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Where Food Comes From

Where Food Comes From

30th April 2015
(c) A-Z-Animals

With globalisation and a high demand for products all year round, much of the food in the UK is now imported from other countries all around the world. In ancient times, people would have eaten off the land so their diets would have been very seasonal, eating root vegetables in the cooler months and feasting on juicy fruits and vibrant berries when the weather is warmer.

The same would have applied for fish and meat as some animals hibernate throughout the winter where others may disappear completely, migrating to warmer regions further south until the spring arrives. Mating and birthing seasons in the animal kingdom would also have had an enormous impact on people's seasonal diets, where produce would be almost entirely grown or hunted very locally.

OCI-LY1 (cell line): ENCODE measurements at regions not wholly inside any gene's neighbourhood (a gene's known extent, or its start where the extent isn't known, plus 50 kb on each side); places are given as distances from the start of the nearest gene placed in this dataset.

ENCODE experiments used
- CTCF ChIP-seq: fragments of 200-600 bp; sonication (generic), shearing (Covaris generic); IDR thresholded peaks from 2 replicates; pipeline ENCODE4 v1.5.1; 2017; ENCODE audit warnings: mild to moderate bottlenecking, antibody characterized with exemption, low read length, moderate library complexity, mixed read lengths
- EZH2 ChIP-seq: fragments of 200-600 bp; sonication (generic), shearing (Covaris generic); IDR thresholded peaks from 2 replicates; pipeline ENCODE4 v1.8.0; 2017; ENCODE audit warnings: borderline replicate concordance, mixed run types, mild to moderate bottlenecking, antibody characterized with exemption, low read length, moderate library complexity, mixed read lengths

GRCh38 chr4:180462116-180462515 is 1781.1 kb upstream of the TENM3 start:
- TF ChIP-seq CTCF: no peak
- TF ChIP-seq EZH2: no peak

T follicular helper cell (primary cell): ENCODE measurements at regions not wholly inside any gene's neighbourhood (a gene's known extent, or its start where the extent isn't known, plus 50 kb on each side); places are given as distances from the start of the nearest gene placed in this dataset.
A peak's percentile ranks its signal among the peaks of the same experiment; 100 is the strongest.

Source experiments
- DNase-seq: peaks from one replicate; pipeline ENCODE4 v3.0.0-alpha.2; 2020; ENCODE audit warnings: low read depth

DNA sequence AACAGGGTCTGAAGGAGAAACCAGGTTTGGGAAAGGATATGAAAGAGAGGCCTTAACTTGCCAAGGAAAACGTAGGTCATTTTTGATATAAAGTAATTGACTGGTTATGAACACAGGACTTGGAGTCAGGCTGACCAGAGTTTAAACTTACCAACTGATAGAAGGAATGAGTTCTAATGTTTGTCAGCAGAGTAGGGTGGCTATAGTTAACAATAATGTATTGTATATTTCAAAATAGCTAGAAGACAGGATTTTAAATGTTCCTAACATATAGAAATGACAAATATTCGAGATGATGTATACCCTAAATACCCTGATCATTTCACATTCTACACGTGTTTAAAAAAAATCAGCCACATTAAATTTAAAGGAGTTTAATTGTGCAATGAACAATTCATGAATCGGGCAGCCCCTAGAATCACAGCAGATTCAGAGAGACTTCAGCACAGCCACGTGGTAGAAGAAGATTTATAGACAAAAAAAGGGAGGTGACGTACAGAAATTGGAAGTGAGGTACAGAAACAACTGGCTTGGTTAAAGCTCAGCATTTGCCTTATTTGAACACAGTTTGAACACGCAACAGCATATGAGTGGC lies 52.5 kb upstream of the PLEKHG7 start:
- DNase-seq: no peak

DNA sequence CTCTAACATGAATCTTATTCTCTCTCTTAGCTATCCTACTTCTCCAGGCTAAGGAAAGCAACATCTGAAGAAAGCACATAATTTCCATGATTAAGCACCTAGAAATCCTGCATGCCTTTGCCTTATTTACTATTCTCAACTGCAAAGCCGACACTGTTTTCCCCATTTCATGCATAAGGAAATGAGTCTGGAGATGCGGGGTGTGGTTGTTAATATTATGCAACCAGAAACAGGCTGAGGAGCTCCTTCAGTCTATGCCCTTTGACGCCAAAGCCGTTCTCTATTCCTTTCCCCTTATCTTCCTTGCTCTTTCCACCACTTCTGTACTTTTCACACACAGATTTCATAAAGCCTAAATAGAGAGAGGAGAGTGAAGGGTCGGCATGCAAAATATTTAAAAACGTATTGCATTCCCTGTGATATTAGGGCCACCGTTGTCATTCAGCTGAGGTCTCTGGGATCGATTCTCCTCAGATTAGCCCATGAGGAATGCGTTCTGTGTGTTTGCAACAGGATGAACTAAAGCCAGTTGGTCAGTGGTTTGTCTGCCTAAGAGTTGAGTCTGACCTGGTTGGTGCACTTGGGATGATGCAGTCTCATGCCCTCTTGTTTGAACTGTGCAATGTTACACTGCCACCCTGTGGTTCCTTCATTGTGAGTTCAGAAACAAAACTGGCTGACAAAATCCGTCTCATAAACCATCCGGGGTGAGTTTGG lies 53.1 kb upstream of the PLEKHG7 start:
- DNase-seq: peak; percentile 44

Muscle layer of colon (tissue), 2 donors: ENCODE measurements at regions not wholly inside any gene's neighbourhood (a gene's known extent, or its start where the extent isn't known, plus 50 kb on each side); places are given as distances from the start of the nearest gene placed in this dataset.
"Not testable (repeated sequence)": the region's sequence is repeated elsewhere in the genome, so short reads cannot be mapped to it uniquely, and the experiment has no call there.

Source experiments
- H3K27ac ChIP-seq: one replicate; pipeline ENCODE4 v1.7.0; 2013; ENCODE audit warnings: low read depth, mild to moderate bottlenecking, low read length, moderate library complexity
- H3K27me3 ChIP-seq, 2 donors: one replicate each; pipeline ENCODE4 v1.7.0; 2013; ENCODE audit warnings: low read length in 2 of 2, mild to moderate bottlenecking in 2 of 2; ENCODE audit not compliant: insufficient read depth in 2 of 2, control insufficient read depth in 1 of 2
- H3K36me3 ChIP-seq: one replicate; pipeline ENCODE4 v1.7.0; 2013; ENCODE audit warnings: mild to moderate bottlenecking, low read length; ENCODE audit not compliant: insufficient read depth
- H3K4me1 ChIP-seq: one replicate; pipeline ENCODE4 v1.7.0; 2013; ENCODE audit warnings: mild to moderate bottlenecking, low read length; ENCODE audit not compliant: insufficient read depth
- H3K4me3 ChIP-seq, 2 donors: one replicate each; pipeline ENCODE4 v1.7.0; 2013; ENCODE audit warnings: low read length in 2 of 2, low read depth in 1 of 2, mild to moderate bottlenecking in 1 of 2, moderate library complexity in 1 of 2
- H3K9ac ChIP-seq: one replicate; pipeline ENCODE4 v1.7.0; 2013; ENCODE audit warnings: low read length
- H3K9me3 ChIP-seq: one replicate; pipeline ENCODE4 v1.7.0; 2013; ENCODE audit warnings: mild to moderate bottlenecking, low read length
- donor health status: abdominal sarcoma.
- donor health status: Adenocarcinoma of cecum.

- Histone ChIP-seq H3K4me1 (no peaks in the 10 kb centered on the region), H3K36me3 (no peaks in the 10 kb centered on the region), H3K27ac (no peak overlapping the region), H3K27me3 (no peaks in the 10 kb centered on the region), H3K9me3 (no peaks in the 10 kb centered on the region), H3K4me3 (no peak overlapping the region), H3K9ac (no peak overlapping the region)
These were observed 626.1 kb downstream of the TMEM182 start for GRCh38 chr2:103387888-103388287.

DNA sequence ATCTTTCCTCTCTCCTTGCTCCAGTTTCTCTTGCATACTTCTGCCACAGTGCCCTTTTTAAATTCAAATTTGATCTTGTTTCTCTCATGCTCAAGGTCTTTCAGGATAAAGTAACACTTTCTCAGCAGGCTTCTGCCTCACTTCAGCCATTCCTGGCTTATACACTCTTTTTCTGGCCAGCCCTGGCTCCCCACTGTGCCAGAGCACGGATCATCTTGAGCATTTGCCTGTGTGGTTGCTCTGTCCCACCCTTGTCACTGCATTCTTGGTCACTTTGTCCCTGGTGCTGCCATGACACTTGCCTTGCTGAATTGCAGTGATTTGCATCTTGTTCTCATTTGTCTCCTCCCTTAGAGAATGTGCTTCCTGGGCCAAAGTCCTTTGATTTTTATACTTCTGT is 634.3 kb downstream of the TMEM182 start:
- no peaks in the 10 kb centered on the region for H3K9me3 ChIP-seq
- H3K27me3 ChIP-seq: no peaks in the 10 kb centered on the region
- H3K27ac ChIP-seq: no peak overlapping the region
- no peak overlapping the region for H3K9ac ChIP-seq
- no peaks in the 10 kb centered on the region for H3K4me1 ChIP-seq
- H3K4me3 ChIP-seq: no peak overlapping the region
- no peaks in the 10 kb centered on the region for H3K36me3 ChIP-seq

Now however, with complex new methods of transport, technology and access to food that is grown or produced on the other side of the world diets are hardly seasonal at all as we are able to get any produce at any time of year just by popping down to the local supermarket. Where though does all this food come from though as we begin to think about what impact our demanding diets are having on the world as a whole.

Depending on the product, food is flying into the UK from numerous different countries such as Denmark, Colombia, Thailand, Italy, China, Canada and New Zealand with many other countries also producing produce that is then sold in the UK. Food from more than 160 countries is brought into the UK meaning that we really have developed tastes that come from every corner of the world.

Although the UK is one of the world's leading producers of meat and dairy products, we import a vast amount of the rest of our food from chocolate and coffee, to enormous quanities of fruit and vegetables that due to our very seasonal climate, cannot be grown all year round. And indeed, foods that we cannot grow here at all such as tropical fruits including pineapples, oranges and bananas all of which often make up our fruit bowls. By shopping locally at your butchers and greengrocers, you will be offered more seasonal choices as well as possibly trying things that you maybe had not considered before.